Louis Pasteur was a French chemist and microbiologist known for his remarkable breakthroughs in vaccinating rabies and anthrax, and for reducing mortality from fevers. He may be best remembered for the discovery that is his namesake: pasteurization, a method to stop milk, beer, and wine from causing sickness. His research showed that the growth of micro-organisms were responsible for spoiling beverages. So he invented a process in which liquids were heated to kill most the bacteria already present within.
Watching the first clip, "Good Night," which premiered on The Tracey Ullman Show 25 years ago today, it's hard to believe that the crudely drawn, kind of lackluster sketch would become something that would have such a profound influence on modern pop-culture. The dysfunctional family from Springfield holds records for longest-running American sitcom, animated program, and primetime scripted TV series. It's won 27 Emmy Awards and a star on the Hollywood Walk of Fame.
The sinking of the Titanic was 100 years ago last Sunday,but what happened to the 710 survivors is quite interesting. Around 4 a.m. the RMS Carpathia arrived to the scene, responding to distress calls and picked up the survivors in the lifeboats. Due to severe weather conditions, Carpathia took 3 days to get to New York City. The passenger steamship was greeted by a crowd of 40,000 in heavy rain. Most of the survivors boarded trains to their destinations. The Carpathia was quickly restocked to resume its initial journey to Austria-Hungary.
On April 17, 1492, The Capitulations of Santa Fe were signed between Christopher Columbus and Queen Isabella I. This agreement granted Columbus honorific titles and allowed him to travel West to find the East, and granted him a tenth of any riches he were to find along the way. Many of Isabella's council of experts (sailors, philosophers, astrologers, and other monarchs) thought the journey was absurd, but some influential members argued there'd be little to lose should Columbus fail and much to gain should he succeed. So it was signed on this day, and soon he would sail the ocean blue.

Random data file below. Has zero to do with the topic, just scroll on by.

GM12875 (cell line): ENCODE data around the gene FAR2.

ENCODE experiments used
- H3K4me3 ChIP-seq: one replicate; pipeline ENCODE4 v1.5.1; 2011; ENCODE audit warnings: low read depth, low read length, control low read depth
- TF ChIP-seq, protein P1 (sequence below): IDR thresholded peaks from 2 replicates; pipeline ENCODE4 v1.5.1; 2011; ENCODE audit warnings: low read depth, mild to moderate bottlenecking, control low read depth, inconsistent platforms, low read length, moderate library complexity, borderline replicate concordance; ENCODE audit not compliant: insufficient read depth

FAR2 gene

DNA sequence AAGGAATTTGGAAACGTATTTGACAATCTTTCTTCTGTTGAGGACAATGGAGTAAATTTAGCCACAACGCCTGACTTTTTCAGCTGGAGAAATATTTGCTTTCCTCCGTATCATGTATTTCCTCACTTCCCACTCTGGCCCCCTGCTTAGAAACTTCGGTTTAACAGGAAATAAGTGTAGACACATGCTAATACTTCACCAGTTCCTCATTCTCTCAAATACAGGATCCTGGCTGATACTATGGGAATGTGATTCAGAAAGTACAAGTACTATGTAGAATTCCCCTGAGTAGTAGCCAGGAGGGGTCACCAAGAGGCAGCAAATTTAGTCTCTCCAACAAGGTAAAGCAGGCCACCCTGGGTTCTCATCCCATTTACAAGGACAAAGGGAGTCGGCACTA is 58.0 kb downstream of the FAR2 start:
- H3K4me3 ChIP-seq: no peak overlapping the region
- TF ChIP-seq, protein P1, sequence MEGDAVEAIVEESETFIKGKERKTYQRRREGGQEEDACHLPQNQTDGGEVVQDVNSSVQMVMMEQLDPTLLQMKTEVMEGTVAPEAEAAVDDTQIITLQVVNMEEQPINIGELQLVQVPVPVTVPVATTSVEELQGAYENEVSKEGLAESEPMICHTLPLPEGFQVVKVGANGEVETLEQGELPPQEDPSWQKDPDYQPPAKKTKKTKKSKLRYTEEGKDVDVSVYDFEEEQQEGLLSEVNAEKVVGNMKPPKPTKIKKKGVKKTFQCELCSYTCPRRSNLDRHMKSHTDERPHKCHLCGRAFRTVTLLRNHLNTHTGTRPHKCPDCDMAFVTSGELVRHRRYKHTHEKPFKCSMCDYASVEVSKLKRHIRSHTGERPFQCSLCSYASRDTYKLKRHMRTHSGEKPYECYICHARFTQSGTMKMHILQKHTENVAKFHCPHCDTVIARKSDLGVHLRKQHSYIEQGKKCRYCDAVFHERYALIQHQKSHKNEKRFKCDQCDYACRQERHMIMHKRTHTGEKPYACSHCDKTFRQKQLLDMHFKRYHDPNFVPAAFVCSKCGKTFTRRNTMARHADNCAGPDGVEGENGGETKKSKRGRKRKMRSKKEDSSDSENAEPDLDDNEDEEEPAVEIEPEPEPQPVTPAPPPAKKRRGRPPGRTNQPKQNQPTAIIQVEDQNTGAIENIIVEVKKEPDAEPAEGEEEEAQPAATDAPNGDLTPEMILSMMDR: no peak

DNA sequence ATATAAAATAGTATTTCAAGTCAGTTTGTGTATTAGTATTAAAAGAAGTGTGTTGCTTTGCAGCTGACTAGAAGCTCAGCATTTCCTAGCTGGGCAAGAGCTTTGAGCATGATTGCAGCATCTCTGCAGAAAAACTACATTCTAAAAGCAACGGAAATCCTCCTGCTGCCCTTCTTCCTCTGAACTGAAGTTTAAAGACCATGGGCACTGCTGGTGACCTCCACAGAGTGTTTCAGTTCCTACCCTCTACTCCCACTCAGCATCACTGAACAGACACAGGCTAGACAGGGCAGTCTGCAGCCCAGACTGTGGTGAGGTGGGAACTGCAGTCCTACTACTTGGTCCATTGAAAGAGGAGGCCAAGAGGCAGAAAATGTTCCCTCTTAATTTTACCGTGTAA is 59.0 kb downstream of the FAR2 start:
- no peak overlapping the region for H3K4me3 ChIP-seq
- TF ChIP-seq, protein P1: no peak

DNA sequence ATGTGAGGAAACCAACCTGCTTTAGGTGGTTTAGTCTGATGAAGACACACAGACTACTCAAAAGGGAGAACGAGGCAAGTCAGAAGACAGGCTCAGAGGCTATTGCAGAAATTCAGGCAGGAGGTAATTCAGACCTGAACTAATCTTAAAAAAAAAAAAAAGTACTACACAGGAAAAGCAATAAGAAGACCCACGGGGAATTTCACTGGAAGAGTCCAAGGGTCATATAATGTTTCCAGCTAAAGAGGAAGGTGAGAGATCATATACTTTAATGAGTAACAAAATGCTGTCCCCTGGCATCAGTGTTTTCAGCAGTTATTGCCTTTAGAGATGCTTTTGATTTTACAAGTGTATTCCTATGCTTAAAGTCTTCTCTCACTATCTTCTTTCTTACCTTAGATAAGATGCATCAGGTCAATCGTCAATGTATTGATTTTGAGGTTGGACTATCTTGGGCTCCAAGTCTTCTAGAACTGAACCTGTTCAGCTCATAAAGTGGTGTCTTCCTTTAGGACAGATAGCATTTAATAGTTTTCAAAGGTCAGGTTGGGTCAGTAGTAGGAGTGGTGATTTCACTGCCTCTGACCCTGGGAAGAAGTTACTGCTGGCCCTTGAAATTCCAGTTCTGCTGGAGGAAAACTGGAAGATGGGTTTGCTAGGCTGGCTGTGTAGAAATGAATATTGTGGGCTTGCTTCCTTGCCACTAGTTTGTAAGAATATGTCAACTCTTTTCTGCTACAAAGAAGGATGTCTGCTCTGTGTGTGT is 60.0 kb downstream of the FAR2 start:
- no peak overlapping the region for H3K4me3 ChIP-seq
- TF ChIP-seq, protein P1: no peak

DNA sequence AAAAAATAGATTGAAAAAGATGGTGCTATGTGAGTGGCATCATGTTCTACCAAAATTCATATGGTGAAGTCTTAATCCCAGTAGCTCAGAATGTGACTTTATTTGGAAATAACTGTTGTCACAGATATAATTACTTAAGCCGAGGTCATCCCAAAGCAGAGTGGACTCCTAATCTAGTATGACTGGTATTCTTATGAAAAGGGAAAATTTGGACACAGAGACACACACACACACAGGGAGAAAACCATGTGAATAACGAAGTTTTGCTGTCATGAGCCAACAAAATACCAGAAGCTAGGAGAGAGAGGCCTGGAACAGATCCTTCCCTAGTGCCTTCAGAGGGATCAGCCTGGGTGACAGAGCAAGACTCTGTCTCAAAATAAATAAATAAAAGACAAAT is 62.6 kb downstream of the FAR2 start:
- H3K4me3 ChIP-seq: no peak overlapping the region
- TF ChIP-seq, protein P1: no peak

Walter Cronkite became anchor of CBS Evening News, the network's flagship nightly news program, on April 16, 1962. During this time, Cronkite became known as "the most trusted man in America," for his coverage of the JFK Assasination. The progrma dominated nightly news ratings for over 18 years with Cronkite at the helm. His image was bolstered by his support for the space program, leading him to anchor coverage of the Apollo 11 Moon landing in 1969.
James Cash Penney, Jr. was an American businessman and entrepreneur best known for founding J.C. Penney stores. Penney began working for a chain of stores in the northwest in 1898. The owners were so impressed by his work ethic, they offered him partnership in a new store. In 1902 (at the age of 27), he invested $2,000 (roughly $50,000 today), in a store in Kemmerer, Wyoming. By 1907, his partnerships dissolved and he had full ownership of three stores. By 1912, he ran 34 stores, and set up headquarters in Salt Lake City. By 1924, his annual income was more than one million dollars.